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Historians and NationalismEast-Central Europe in the Nineteenth Century$
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Monika Baár

Print publication date: 2010

Print ISBN-13: 9780199581184

Published to Oxford Scholarship Online: May 2010

DOI: 10.1093/acprof:oso/9780199581184.001.0001

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Romantic Historiography in the Service of Nation‐Building

Romantic Historiography in the Service of Nation‐Building

Chapter:
(p.46) 2 Romantic Historiography in the Service of Nation‐Building
Source:
Historians and Nationalism
Author(s):

Monika Baár (Contributor Webpage)

Publisher:
Oxford University Press
DOI:10.1093/acprof:oso/9780199581184.003.0003

Chapter 2, ‘Romantic Historiography in the Service of Nation‐Building’, discusses the historians' expectations of historical writing and explores how their ambitions related to those of the representatives of Enlightenment‐style general history and representatives of Romantic national history elsewhere. These goals included the democratization of the content, the democratization of the medium and the democratization of the audience. They sought to write histories in a pragmatic, impartial manner and believed that history was magistra vitae. Relating the five scholars'goals to mainstream developments, the chapter demonstrates that there existed a general blueprint of national history‐writing in this period, one which emphasized the ancient, continuous, unified and unique nature of national history. Lastly, a comparison is undertaken between self‐congratulatory accounts in mainstream historiography and the historians' change‐oriented emancipatory rhetoric.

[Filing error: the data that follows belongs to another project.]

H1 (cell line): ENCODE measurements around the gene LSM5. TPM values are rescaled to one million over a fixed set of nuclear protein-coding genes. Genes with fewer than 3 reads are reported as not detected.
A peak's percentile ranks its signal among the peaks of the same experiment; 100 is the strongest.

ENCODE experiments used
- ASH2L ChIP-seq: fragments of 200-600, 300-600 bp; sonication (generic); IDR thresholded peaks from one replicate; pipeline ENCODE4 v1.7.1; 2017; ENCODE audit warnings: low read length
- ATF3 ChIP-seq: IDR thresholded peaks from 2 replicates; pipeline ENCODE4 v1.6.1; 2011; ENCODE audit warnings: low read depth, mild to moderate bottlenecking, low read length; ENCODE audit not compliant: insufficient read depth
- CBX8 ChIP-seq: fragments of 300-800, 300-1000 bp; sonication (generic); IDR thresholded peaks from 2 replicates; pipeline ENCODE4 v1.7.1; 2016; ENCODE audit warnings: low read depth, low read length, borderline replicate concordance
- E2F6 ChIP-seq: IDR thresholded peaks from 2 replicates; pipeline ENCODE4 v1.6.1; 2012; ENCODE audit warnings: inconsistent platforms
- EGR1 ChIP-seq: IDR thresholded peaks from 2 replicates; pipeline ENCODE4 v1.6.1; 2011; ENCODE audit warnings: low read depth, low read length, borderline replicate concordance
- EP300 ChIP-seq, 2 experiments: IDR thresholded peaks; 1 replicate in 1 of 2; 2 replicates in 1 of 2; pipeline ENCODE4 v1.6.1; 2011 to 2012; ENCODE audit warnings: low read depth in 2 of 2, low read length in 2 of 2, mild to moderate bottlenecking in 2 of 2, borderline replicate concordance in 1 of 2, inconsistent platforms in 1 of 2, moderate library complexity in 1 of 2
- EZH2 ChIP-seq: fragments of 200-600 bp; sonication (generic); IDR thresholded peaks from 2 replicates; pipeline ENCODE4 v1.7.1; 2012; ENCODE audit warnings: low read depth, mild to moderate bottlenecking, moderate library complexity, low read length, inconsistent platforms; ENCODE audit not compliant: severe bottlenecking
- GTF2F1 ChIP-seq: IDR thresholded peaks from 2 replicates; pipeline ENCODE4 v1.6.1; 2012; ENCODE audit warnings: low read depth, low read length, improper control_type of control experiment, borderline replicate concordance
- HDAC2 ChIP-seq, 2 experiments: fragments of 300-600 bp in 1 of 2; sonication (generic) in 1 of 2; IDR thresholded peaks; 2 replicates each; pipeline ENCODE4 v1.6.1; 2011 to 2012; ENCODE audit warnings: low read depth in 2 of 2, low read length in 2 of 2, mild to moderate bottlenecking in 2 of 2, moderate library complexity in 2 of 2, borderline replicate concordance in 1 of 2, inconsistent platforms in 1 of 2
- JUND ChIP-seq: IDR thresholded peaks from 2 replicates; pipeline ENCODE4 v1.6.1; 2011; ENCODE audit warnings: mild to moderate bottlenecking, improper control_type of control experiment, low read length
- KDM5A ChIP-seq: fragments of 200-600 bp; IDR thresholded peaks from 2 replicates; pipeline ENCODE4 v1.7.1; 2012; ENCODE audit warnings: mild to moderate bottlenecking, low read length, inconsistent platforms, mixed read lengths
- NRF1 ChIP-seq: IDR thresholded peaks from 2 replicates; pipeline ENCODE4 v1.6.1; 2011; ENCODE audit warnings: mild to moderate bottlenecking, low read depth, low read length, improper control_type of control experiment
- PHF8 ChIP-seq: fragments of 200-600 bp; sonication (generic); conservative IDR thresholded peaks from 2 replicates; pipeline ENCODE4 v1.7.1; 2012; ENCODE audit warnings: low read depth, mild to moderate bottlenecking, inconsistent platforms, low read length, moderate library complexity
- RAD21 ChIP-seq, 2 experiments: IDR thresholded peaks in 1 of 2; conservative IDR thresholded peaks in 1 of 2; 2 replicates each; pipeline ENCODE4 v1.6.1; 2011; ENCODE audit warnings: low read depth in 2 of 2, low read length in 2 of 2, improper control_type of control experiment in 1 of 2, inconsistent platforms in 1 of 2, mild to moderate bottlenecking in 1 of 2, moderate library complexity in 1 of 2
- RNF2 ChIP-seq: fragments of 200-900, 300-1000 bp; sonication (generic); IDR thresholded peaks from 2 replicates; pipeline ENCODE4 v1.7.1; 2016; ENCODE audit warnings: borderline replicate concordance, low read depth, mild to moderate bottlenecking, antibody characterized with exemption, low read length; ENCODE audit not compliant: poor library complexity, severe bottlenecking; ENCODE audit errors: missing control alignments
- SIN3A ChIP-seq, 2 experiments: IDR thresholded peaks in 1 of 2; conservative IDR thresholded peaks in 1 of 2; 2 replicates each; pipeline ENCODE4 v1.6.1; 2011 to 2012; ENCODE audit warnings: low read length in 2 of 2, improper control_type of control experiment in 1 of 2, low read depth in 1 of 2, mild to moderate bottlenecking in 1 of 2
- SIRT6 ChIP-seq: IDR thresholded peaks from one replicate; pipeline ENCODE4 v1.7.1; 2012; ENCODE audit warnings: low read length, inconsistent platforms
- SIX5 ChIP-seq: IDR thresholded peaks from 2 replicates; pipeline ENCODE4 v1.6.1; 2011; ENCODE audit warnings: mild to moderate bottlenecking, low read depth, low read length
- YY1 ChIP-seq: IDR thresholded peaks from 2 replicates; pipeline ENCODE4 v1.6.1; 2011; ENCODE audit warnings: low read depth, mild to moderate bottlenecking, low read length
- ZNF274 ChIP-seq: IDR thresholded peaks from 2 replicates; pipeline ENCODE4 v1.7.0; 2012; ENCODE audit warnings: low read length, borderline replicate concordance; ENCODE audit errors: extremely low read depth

Keywords:   Enlightenment, Romanticism, magistra vitae, impartiality, blueprint of national historiography, antiquity, continuity, unity, uniqueness, democratization

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